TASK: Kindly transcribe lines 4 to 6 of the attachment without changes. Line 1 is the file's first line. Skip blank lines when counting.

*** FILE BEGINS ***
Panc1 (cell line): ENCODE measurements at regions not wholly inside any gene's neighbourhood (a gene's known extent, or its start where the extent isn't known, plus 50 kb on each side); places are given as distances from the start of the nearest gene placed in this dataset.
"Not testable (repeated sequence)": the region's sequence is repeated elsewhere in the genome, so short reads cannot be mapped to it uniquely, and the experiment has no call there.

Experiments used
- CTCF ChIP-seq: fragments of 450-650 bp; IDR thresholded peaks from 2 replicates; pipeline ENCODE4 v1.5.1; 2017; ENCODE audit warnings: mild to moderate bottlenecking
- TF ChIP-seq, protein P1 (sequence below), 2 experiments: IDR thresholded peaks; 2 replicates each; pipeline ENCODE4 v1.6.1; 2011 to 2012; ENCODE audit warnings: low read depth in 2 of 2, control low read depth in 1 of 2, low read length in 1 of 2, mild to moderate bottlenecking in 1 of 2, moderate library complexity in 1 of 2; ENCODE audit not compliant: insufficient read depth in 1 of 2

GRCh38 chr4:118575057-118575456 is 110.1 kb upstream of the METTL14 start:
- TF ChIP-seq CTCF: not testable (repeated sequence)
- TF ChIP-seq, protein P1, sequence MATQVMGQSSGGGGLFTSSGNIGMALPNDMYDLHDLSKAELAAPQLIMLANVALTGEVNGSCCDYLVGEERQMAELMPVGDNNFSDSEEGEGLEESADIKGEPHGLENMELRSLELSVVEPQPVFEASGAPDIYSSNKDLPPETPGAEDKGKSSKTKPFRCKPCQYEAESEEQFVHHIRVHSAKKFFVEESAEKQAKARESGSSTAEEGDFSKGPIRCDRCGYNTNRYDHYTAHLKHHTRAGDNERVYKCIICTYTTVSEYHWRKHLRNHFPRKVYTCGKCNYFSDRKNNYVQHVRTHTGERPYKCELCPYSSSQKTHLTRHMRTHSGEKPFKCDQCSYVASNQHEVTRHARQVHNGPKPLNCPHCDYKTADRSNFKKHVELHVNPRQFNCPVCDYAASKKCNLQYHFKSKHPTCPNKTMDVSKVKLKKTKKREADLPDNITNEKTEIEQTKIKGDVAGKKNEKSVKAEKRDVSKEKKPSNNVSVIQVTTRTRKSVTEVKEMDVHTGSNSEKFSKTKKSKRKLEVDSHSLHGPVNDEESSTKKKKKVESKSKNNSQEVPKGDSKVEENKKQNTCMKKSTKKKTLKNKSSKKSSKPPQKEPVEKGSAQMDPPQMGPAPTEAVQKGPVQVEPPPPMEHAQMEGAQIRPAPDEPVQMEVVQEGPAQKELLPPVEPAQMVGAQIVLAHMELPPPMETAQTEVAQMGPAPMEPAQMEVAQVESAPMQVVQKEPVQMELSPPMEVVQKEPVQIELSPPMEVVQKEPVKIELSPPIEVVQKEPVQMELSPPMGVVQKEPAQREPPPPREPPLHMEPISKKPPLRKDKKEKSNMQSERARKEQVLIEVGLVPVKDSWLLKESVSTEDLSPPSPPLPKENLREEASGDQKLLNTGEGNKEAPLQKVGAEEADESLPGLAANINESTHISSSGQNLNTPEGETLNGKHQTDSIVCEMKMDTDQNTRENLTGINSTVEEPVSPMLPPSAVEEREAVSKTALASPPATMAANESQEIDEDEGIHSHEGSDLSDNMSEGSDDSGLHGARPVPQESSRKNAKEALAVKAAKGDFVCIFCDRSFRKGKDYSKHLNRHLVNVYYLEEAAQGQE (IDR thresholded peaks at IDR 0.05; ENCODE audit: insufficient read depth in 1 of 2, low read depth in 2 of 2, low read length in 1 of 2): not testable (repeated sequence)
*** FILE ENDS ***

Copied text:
- CTCF ChIP-seq: fragments of 450-650 bp; IDR thresholded peaks from 2 replicates; pipeline ENCODE4 v1.5.1; 2017; ENCODE audit warnings: mild to moderate bottlenecking
- TF ChIP-seq, protein P1 (sequence below), 2 experiments: IDR thresholded peaks; 2 replicates each; pipeline ENCODE4 v1.6.1; 2011 to 2012; ENCODE audit warnings: low read depth in 2 of 2, control low read depth in 1 of 2, low read length in 1 of 2, mild to moderate bottlenecking in 1 of 2, moderate library complexity in 1 of 2; ENCODE audit not compliant: insufficient read depth in 1 of 2

GRCh38 chr4:118575057-118575456 is 110.1 kb upstream of the METTL14 start: